Long queues at fuel stations as motorists rush to stock up

Thursday September 06 2018

Motorists queue for fuel at Shell on Thika road on September 6, 2018. PHOTO | KANYIRI WAHITO | NATION MEDIA GROUP


Motorists queued for hours on Thursday as one of the most severe and bizarre fuel shortages hit many parts of the country.

By last evening, National Oil in Chuka town, which was the only fuel station left with the commodity, was selling a litre of super petrol at Sh150.

In Nairobi, most filling stations had run dry on Tuesday evening and the few that had fuel witnessed long queues leading into them.

In the morning, only the Total filling station on Waiyaki Way was operational. Motorists queued along one lane of the dual carriage way leading into the station as they waited to fill up their tanks.

In Machakos, some parts of the county were also hit by the shortage.

A spot check by the Nation in Kangundo and Tala towns revealed that a number of fuel stations had run dry, with those which still had the precious commodity, mainly diesel, experiencing long queues of motorists seeking to fill up.



Kenol Machakos proprietor Boniface Mutunga revealed that his station had no fuel at all and they were waiting for suppliers to deliver the commodity.

Kobil owner Gloria Kioko said that they had been left with little fuel and the lines were long, adding that the stock they had would run out by mid morning.

At Shell filling station, the manager, Joseph Mutuku, said that they also had been left with little fuel and that they no longer had diesel.

In Nairobi, petroleum distributors began to transport fuel from the Nairobi depot, despite the ongoing strike by the independent fuel dealers.

Companies such as Astrol, Vivo Energy, National Oil, Oil Libya and Kenol Kobil began loading and transporting the fuel amid heavily armoured police security.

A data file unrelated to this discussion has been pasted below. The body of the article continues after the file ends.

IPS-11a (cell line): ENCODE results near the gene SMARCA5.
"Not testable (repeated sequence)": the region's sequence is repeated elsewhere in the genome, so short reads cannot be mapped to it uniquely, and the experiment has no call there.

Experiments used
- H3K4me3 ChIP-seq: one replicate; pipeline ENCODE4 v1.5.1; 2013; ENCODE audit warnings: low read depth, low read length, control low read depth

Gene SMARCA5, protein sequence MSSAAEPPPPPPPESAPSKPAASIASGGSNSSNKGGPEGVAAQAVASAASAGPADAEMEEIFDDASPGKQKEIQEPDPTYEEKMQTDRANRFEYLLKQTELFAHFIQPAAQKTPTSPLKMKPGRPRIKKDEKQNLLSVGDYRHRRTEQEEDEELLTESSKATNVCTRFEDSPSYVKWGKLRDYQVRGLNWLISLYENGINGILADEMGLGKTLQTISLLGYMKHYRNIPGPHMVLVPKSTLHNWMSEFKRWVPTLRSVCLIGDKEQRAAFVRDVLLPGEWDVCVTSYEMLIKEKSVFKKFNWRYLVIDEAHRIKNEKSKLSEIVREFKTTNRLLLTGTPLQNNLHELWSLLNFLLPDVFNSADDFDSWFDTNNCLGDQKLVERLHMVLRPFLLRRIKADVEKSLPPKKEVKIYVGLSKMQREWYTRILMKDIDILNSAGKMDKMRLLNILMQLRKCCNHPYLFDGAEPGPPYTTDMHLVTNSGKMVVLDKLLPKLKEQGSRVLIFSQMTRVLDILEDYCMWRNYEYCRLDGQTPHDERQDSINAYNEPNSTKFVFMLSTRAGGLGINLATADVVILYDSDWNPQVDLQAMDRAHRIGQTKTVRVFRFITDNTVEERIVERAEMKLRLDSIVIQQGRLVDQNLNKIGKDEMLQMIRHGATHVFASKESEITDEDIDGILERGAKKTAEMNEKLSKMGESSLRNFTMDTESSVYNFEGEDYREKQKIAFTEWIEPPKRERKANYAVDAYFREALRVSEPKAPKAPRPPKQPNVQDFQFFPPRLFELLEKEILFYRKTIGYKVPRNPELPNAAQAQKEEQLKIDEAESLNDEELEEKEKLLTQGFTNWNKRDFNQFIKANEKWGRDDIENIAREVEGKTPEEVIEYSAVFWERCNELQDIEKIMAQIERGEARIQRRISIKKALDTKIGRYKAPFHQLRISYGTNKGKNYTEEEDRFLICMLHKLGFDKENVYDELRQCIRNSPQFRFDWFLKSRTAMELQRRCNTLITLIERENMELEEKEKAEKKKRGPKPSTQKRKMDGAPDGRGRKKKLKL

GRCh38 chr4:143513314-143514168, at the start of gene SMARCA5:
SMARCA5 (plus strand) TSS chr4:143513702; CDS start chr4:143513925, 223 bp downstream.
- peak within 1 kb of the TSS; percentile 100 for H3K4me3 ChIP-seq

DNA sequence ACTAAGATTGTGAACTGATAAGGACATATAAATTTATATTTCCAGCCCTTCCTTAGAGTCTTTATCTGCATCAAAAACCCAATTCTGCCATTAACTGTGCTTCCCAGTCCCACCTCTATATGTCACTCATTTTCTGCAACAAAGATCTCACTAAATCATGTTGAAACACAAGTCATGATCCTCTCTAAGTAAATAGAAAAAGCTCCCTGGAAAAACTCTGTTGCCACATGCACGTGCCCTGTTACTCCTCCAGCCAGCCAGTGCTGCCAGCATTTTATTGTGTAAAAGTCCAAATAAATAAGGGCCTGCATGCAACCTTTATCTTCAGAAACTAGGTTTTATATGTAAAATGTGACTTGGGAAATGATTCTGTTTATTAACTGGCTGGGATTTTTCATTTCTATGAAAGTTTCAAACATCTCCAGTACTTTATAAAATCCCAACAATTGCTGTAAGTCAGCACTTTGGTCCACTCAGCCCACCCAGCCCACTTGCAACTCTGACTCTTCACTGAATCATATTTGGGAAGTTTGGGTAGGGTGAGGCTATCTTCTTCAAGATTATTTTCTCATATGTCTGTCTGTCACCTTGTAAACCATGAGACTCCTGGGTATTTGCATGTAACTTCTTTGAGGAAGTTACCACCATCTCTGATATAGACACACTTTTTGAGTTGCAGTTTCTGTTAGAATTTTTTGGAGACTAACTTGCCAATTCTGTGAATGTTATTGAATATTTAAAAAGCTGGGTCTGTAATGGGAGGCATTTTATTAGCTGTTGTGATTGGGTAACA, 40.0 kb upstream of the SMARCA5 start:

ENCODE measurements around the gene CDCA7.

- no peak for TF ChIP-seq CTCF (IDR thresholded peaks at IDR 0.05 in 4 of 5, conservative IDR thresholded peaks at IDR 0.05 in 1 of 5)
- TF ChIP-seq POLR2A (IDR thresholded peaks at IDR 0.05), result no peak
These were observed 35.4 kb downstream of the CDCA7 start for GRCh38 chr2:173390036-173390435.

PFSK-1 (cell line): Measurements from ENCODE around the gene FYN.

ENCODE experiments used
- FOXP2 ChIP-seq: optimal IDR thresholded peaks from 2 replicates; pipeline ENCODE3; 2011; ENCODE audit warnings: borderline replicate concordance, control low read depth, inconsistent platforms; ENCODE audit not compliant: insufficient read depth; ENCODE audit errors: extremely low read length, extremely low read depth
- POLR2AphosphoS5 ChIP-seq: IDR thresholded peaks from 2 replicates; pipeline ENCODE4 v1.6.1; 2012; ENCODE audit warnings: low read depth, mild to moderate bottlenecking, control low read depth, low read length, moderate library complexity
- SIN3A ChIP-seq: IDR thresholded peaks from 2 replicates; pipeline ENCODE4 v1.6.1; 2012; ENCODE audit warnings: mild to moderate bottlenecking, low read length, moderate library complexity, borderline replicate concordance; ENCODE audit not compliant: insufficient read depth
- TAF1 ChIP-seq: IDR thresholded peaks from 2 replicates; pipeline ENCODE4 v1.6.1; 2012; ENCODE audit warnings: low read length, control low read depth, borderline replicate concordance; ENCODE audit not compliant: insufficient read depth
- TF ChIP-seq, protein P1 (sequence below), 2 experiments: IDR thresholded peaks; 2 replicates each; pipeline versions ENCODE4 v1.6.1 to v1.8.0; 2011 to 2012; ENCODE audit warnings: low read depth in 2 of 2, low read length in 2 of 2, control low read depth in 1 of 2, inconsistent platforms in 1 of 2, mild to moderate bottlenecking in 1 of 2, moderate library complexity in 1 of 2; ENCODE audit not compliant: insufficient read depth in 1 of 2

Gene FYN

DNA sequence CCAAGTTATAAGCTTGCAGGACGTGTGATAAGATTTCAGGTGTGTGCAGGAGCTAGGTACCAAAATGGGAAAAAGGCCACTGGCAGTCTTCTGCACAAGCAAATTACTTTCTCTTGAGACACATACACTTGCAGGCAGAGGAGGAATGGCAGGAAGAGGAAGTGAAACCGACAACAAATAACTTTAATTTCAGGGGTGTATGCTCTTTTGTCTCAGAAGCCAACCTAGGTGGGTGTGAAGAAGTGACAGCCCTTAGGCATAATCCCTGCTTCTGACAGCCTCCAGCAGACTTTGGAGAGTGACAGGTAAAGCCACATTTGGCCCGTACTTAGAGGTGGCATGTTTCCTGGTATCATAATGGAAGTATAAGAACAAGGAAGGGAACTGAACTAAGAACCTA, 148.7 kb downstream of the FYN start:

Officers from the General Service Unit took over the small area leading to the depot, dispersing the independent fuel truck drivers and traders in the vicinity, thus preventing possible confrontations.

The drivers had since Monday camped at the depot and prevented trucks from being loaded with fuel.


This was in an attempt to force the government to rescind its decision to implement the International Monetary Fund's directive to impose tax on fuel.

On Wednesday evening, the Energy Regulatory Commission suspended the licences of the independent truckers because of spearheading the strike.

Kenya Pipeline Company Eldoret depot manager Antony Sang told the Nation that operations had normalised after delays experienced earlier in the week as a result of system upgrade.

In most petrol stations within Eldoret town, operations were normal.

Vihiga Senator George Khaniri threatened to organise demonstrations in his county if the 16 percent value-added tax imposed on petroleum products is not reversed.

At the coast, commuters will now pay more after fares were hiked due to increased fuel prices.

Rickshaw owners said due to low profits, they had to hike the fares.

Reported by Alex Njeru, Macharia Mwangi, Mercy Koskey, Diana Kimanzi, Joyce Mwihaki Derick Luvega, Elizabeth Ojina, Agewa Magut, Gastone Valusi, Dennis Lubanga, Stephen Muthini, Winnie Atieno and Diana Mutheu